Full text access may be available. Click article title to sign in or learn about subscription options.
  • A compact single layer injection-locked linear scanning array

    Page(s): 15 - 17
    Save to Project icon | Request Permissions | Click to expandQuick Abstract | PDF file iconPDF (89 KB) |  | HTML iconHTML  

    A compact, single layer, CPW-fed, patch scanning array architecture using injection locking at 9.83 GHz is presented. The patch antennas are printed on the front side of the substrate while the electronics are situated at the back side leading to a simple and compact design. The unit element for the array is a self oscillating active patch antenna with a GaAs FET centered behind the patch for tight packing. The feedback for the oscillator is provided through electromagnetic coupling using a twin-slot arrangement behind the patch. A low power control signal is injected through parasitic coupling at the CPW side of the circuit. Phase shifting of the elements is achieved by electronically adjusting the gate voltage of the GaAs FETs. A scan range of -12/spl deg/- +9.5/spl deg/ is obtained for a four element prototype array. View full abstract»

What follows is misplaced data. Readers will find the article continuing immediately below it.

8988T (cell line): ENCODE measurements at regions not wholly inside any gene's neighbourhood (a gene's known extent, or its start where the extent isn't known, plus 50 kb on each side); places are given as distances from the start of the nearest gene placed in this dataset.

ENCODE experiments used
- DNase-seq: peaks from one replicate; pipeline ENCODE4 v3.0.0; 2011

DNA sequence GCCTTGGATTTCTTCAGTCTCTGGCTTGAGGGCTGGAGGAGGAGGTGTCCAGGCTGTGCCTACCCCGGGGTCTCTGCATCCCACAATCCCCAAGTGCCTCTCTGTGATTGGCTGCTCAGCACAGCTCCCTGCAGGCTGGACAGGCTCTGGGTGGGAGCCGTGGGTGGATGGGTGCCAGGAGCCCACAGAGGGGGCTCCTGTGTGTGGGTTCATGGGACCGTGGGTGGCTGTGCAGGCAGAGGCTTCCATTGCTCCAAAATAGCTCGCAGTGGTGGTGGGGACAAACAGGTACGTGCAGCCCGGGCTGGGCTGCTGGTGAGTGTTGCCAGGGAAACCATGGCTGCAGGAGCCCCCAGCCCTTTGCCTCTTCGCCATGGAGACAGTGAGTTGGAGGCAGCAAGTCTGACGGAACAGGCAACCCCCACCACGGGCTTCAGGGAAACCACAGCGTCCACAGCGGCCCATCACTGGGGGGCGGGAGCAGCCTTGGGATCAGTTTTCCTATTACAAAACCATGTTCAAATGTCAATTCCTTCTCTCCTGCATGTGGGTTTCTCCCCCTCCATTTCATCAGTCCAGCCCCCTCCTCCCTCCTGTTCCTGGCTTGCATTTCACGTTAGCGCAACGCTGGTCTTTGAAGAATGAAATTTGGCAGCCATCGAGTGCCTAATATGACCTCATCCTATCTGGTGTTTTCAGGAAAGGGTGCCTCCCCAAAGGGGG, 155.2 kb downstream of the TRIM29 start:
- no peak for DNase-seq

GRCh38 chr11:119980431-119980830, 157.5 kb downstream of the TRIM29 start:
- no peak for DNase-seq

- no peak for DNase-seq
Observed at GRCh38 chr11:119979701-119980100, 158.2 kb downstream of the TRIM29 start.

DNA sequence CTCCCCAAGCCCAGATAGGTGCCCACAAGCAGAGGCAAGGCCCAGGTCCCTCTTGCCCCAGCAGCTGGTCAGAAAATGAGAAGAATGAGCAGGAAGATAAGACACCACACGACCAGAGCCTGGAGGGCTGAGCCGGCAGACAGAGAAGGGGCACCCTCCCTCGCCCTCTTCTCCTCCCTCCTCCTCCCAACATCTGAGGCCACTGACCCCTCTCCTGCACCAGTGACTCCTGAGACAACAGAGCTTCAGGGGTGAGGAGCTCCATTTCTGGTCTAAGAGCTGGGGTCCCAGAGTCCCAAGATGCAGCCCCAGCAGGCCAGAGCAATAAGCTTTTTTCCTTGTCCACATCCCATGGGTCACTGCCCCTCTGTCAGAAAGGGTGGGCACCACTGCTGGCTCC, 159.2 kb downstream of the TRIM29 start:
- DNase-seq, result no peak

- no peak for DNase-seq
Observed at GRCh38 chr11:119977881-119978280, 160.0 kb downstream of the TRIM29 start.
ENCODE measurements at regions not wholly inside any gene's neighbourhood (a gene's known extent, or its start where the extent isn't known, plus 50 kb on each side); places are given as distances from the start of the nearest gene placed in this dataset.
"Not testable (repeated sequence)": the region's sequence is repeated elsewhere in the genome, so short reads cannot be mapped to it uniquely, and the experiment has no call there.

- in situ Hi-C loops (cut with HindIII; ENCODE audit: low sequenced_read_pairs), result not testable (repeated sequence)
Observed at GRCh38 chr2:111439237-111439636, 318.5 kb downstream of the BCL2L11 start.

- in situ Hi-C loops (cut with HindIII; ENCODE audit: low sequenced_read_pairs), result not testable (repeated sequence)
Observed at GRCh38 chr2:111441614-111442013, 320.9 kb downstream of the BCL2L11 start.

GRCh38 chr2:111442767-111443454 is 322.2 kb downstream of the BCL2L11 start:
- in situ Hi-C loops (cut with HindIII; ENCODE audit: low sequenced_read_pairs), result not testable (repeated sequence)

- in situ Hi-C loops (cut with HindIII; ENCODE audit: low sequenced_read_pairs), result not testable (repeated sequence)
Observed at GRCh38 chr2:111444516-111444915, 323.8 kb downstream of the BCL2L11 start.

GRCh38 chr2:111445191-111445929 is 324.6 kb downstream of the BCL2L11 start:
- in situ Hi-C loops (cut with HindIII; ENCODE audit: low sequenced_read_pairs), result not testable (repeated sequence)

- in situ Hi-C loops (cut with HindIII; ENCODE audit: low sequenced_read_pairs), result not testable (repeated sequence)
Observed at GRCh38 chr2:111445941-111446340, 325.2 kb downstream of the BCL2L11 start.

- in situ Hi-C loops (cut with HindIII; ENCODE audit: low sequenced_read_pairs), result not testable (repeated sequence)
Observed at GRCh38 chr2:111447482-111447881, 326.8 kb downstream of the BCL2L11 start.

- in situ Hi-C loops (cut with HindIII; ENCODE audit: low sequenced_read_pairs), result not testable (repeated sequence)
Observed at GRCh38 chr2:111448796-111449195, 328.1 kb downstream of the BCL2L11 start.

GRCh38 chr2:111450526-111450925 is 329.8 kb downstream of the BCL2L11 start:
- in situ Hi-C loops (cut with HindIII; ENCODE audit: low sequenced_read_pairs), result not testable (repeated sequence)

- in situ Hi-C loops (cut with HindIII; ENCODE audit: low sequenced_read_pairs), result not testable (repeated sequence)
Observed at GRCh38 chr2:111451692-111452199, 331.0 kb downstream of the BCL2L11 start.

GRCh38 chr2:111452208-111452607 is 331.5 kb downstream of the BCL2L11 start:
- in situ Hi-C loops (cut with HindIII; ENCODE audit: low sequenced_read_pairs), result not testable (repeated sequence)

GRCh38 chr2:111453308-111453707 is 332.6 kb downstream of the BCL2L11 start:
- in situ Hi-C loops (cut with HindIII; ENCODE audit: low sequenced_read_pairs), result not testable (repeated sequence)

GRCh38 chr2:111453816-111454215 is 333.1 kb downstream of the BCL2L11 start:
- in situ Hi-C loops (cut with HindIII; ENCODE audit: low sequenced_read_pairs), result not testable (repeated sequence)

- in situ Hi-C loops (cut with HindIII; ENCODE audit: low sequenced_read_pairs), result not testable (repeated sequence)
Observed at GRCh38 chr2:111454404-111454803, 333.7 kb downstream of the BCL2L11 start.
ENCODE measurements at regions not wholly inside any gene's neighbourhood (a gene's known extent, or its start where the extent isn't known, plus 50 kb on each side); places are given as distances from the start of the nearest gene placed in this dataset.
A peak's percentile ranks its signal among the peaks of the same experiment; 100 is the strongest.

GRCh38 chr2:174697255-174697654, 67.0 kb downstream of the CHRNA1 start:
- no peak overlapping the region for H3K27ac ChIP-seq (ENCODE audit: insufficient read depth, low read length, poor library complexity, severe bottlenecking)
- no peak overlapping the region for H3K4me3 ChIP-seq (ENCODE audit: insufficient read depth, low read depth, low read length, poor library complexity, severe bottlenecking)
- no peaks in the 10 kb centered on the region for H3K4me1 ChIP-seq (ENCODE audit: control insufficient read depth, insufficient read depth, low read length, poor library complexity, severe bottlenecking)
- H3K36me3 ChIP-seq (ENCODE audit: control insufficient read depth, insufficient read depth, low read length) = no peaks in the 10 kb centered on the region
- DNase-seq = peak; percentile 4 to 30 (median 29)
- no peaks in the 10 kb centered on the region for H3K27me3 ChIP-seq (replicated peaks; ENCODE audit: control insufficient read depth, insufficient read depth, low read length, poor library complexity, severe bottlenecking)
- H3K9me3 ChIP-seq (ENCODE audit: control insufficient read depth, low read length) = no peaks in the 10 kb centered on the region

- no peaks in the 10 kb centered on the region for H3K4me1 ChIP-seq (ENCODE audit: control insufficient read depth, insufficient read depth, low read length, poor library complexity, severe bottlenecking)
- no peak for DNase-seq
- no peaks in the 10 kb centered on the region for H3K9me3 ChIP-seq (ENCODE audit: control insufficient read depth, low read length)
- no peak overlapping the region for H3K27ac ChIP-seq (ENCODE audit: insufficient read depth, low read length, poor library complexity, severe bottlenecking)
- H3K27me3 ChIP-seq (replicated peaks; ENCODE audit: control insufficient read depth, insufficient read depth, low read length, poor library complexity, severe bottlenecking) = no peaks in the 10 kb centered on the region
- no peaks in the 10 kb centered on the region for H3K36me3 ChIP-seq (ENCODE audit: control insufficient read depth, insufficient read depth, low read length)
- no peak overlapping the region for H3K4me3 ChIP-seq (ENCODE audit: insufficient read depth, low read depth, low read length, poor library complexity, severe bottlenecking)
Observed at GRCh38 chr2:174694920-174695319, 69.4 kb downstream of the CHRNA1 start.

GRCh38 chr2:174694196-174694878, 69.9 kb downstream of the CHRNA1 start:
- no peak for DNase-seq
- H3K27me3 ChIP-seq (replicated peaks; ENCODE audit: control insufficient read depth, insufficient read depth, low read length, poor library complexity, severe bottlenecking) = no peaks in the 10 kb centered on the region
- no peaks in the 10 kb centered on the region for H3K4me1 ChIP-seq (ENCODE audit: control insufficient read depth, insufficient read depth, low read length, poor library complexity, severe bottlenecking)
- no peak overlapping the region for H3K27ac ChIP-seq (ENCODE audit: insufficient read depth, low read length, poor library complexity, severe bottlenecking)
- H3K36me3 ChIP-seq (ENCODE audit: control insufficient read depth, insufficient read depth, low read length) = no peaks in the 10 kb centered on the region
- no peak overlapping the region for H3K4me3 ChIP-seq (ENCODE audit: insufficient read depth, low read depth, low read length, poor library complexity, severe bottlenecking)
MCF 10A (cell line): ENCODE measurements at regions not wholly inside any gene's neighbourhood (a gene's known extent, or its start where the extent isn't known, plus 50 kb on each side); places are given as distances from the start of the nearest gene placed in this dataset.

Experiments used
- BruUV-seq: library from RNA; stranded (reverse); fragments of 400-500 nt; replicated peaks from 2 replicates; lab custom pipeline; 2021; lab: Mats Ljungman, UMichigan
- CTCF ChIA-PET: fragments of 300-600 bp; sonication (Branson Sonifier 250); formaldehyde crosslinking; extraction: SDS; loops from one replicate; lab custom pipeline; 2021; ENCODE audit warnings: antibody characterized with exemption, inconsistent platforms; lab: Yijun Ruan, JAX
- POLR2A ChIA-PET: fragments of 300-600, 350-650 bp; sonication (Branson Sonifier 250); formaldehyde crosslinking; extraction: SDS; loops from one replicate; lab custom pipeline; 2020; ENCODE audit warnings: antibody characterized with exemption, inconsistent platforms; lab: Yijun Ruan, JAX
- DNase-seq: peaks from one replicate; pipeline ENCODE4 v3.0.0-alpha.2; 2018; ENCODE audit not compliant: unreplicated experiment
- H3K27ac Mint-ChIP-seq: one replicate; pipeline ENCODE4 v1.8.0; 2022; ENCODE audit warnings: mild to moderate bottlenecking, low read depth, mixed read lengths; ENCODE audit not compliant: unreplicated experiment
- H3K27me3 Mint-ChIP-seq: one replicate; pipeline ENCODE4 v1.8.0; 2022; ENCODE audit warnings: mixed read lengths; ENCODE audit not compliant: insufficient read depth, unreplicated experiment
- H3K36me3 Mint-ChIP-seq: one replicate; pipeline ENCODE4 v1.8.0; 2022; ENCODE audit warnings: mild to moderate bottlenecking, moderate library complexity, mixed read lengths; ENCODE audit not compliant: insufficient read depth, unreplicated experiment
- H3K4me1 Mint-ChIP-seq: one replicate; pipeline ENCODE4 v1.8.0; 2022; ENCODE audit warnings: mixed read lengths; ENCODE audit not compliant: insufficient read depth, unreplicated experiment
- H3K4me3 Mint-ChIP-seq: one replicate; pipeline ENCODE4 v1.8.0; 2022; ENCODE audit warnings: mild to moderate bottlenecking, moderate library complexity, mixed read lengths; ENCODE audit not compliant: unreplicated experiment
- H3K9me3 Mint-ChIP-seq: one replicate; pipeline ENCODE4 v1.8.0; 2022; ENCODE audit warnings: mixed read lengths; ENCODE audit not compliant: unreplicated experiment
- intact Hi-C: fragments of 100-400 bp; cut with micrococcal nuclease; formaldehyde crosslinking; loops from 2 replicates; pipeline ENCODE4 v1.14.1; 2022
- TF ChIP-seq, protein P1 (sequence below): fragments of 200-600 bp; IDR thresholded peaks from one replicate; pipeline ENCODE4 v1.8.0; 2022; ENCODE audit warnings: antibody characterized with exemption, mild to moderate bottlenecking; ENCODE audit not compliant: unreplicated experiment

Full text access may be available. Click article title to sign in or learn about subscription options.
  • A compact circularly polarized subdivided microstrip patch antenna

    Page(s): 18 - 19
    Save to Project icon | Request Permissions | Click to expandQuick Abstract | PDF file iconPDF (68 KB) |  | HTML iconHTML